19. Advantage: Do not “wear out”. Since a number represents a value, the number does not “fade”. Disadvantage: Since most values are analog, data must be converted into a number by some A to D process. Advantages/Disadvantages

  20. Key to understanding how the Internet works Understanding telecommunications and the UNIX operating system Telecommunications: The electronic transmission of data (text, graphics, sound, and video) over any one of different communications channels, such as public telephone lines, private cables, microwave, or satellite. Networks connect a set of computer systems to each other. Telecommunications

  21. A network is a series of interconnected computer systems. Two types of networks Local Area Networks (LANs) Wide Area Networks (WANs) Types Of Networks

  22. Hardware, software, and communications equipment that allow computers to be connected within a limited area. Limited Area: Within a building or a set of buildings in close proximity. Analogy: An “in house” telephone system - don’t have to use all digits. LANs

  23. Same as a LAN except that the computers can be anywhere. Distance is not a problem. Difference is how the computers are connected. Largest WAN is the Internet. Analogy: A telephone system to call anywhere. WANs

  24. A series of interconnected LAN’s and WAN’s What Is The Internet? LAN#1 USM WAN#1 MILNET WAN#2 BITNET LAN#2 MSU LAN#3 Ole’ MS

  25. Because of costs, LAN technology differ in speed of transmission, encoding schemes for data. Various LAN technologies are incompatible LAN’s probably do not use modems to communicate between computers. LANs just plug a wire connecting one computer to another More About LAN’s

  26. Can not just plug two LAN’s together Operate over a limited distance May have its own specification for electrical signals (voltage and frequency) Technology for encoding data may be different More About LAN’s (ctd)

  27. WANs (or long haul networks) probably douse modems to connect computers together. WAN technologies are also incompatible. WAN and LAN technologies are incompatible. WANs use special purpose computers to resolve incompatibilities between different WANS. More about WANs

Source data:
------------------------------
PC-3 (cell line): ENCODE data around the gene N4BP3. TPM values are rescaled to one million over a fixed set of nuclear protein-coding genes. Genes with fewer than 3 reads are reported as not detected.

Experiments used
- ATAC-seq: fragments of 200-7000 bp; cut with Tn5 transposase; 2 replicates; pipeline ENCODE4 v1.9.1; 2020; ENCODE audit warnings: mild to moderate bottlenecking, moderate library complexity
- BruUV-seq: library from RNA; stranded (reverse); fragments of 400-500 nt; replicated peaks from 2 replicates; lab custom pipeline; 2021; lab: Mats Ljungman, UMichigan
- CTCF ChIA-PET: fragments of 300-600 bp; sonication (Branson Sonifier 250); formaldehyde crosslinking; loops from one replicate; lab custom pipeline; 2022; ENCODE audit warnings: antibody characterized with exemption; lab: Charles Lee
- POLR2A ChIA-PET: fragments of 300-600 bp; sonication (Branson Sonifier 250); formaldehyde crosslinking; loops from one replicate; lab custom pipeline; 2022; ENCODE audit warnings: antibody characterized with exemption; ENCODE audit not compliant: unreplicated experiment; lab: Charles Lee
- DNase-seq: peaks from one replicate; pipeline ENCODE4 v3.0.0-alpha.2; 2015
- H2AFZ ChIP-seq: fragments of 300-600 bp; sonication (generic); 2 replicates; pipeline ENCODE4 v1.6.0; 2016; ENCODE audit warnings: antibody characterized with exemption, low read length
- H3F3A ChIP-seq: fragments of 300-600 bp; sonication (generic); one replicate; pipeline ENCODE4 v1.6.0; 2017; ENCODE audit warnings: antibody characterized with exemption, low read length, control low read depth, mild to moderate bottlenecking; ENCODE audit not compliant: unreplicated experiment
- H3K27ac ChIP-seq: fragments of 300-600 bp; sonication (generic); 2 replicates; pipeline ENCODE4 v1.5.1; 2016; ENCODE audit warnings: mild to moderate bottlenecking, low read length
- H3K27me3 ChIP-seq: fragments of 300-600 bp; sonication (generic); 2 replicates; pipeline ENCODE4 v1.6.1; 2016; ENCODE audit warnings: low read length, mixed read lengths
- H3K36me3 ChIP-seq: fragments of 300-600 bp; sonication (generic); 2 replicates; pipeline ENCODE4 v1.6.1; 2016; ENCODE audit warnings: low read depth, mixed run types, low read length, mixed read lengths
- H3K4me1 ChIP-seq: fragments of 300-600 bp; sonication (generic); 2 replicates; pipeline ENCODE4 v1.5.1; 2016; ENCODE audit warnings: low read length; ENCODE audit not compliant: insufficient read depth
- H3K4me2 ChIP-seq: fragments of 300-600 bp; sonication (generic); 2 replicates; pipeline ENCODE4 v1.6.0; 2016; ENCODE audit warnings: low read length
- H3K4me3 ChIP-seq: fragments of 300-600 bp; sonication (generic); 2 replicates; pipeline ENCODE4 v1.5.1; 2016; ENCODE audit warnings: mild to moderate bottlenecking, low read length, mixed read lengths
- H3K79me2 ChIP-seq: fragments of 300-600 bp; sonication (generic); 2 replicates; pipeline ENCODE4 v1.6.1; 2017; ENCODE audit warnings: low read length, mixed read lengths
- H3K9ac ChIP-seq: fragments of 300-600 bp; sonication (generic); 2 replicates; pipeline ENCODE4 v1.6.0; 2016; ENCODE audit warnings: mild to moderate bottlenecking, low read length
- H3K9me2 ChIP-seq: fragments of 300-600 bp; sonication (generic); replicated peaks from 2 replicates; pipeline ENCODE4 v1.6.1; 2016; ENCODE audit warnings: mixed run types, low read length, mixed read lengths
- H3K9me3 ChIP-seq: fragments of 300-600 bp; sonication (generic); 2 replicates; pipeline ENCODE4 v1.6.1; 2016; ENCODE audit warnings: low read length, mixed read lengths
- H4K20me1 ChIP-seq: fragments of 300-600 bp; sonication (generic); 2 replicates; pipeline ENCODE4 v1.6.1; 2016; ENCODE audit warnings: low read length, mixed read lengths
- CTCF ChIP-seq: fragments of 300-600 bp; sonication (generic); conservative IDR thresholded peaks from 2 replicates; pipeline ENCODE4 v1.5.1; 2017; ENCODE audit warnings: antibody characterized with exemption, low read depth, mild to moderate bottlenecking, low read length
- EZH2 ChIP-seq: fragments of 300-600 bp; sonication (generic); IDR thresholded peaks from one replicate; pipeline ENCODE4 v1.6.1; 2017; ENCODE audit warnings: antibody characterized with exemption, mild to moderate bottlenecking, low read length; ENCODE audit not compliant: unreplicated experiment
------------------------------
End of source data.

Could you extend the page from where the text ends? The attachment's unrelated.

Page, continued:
28. A special purpose computer that connects two or more networks and routes data to its final destination. Analogy: An intermediate Post Office. A router forwards datagrams to another router, etc. until the datagram can be delivered to its final destination Routers connect “nodes” on networks Routers

  29. Since routers are computers, they have a finite amount of storage space in which to store queued messages. If the storage space is full (the router has too many messages to store), the messages can not fit in the storage spaces are thrown away. Routers (ctd)

  30. ARPA (Advanced Research Products Agency) allocated money to research the connectivity problem. Came up with a new approach called “internetwork”. internet: approach in general Internet: experimental prototype How To Connect Them All Together

  31. ARPANET: A large WAN (called a backbone) that tied many researcher’s computers together. Agreed upon a standard for packaging data to transmit to other computers. Software consisted of two parts: IP: Internet Protocol TCP: Transmission Control Protocol Produced a smooth seamless method of transmitting data. The Solution

  32. Example Of A Backbone N2 N1 R2 R1 N3 R6 R3 Internet N6 R5 R4 N4 N5

  33. An agreed upon set of rules on how something is to be done. Examples: Red and Green traffic lights Answering the telephone Transmitting data between computer systems Protocols

  34. IP: The basic rules of how computers communicate with each other Makes Internet appear to be one big network Data is packaged into fixed size bundles called packets (general term: datagrams) The format of the packet follows the IP protocol Internet computers must have IP software to code/decode data IP- Internet Protocol

  35. Every computer connected to the Internet must have a unique address IP Address Syntax: A quadruple set up in “dotted notation” Example IP addresses: = orca 1100 0011 0001 1111 0111 0111 1110 1100 = ocean All computers on the same network have the same prefix IP Addresses